British holiday companies have attacked weather forecasters for issuing "deliberately pessimistic" warnings that are putting people off going on holiday in the UK.
One UK holiday park director has accused meteorologists of attempting to "cover all eventualities" for fear of getting it wrong, has called for a change in the way the weather is reported.
Tony Clish, director of Park Holidays UK, said forecasts were "increasingly alarmist".
Speaking to the BBC, Mr Clish said: "We all plan in advance and some people decide not to do things and end up missing a nice day because of the weather forecast.... people wait to see what the forecasters say on the TV and radio."
However, the BBC's weather department has denied that their forecasts are deliberately pessimistic. Presenter Tomzsz Schafernaker told the news site: "I understand Mr Clish's frustration and there is a tendency for weather forecasters to emphasise the negative aspects of the weather.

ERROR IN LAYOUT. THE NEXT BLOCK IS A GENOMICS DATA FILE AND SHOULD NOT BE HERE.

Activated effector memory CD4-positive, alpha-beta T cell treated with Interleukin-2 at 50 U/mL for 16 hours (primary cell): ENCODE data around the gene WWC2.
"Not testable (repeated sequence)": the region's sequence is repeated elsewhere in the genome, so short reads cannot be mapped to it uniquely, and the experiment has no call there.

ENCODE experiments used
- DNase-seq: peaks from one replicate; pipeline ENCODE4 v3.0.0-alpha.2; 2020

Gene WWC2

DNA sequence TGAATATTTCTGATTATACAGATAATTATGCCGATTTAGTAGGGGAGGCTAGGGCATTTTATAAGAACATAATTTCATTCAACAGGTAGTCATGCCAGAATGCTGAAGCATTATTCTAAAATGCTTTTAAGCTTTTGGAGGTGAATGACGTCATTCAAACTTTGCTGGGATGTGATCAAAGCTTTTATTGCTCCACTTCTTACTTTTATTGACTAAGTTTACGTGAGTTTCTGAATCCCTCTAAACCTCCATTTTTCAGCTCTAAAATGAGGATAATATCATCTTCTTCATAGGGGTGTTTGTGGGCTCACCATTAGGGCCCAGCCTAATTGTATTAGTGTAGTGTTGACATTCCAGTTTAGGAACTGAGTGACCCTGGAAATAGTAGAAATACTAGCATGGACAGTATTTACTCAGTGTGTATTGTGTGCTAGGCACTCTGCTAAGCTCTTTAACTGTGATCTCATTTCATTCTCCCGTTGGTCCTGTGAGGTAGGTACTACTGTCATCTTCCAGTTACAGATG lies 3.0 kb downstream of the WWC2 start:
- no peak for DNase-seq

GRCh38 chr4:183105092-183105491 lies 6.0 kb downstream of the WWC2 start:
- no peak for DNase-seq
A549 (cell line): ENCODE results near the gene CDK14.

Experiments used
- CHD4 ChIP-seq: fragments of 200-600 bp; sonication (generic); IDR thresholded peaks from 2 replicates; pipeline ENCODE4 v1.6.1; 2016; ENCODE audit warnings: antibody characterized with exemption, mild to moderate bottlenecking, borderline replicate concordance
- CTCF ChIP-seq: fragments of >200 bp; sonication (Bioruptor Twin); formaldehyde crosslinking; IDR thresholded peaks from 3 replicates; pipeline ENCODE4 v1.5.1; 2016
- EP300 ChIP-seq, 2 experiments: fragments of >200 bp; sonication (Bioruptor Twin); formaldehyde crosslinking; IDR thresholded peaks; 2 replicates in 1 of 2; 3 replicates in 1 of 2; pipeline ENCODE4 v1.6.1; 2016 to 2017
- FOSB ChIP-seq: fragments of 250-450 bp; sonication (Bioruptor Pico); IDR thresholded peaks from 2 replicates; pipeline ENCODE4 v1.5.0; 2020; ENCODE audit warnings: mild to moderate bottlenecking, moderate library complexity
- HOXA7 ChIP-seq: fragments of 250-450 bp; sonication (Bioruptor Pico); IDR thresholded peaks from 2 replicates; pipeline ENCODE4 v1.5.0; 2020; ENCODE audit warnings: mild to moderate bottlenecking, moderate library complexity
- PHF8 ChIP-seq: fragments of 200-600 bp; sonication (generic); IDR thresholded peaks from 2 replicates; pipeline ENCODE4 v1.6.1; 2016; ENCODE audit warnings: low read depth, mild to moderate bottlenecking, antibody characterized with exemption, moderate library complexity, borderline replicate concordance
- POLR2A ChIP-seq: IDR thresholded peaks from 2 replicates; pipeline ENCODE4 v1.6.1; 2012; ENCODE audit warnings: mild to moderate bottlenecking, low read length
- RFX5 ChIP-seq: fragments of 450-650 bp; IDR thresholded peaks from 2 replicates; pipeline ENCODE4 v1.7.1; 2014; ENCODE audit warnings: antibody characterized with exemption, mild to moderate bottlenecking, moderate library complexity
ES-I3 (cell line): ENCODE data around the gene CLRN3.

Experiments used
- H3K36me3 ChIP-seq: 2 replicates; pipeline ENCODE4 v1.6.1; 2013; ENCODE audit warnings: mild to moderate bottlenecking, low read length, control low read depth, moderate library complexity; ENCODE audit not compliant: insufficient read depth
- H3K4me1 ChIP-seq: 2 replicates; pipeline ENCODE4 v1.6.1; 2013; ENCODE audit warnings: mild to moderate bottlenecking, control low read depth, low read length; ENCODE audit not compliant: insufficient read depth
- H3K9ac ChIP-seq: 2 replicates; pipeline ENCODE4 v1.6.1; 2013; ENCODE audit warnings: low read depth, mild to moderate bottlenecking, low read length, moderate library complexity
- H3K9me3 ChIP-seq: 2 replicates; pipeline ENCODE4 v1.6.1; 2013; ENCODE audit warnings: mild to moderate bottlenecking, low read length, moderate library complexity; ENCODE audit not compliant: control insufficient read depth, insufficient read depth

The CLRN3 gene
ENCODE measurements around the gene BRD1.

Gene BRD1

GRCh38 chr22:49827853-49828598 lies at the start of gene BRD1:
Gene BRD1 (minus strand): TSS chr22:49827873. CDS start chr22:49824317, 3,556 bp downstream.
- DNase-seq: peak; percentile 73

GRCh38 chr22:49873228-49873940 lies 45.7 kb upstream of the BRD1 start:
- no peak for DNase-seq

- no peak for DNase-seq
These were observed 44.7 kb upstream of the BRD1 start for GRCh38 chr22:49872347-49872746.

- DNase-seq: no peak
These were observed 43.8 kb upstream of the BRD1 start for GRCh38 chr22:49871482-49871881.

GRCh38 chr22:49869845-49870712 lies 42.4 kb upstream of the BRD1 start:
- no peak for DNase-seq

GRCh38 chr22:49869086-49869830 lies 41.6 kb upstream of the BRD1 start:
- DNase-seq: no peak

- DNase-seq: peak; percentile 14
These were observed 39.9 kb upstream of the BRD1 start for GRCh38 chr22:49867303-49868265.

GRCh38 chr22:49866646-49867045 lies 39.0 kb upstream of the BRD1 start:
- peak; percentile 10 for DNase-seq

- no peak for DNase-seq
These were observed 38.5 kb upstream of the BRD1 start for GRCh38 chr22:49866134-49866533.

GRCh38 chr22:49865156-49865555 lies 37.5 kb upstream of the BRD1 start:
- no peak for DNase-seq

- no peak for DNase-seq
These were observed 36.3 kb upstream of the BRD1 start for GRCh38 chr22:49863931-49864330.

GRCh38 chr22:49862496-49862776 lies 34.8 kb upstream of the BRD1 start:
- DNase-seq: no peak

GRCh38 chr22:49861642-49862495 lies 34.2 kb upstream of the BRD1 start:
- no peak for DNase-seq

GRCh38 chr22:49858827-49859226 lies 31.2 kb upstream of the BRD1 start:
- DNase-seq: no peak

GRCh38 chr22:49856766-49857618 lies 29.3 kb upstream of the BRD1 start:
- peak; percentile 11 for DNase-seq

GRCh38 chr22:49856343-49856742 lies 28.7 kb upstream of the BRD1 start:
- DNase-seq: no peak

"Fundamentally that's what weather forecasters are for - to highlight the dangers.
"But there is certainly no reason why we would want to dampen the spirits or be deliberately pessimistic.
Speaking in the Daily Mail, Claire Jeavons, who runs the Beverley Park holiday site in Paignton, Devon, said 'alarmist forecasts often prove groundless.
"It is already causing holiday makers to stay a way. Just a few days ago we were hearing that all caravan parks in the West Country were on flood alert - but this simply wasn't the case."
Sarah Long, spokesperson for Visit England, said: "It's no surprise that we have unpredictable summers. The weather is an obsession for us all in this country. But we know from our research that even if the weather isn't as lovely, it doesn't detract from the positive experience. Or research shows that even if it rains, it doesn't necessarily mean a bad time. We are an all-weather destination. With so many free galleries and museums, so if the weather is really bad there are still lots of opportunities for families to have a great time."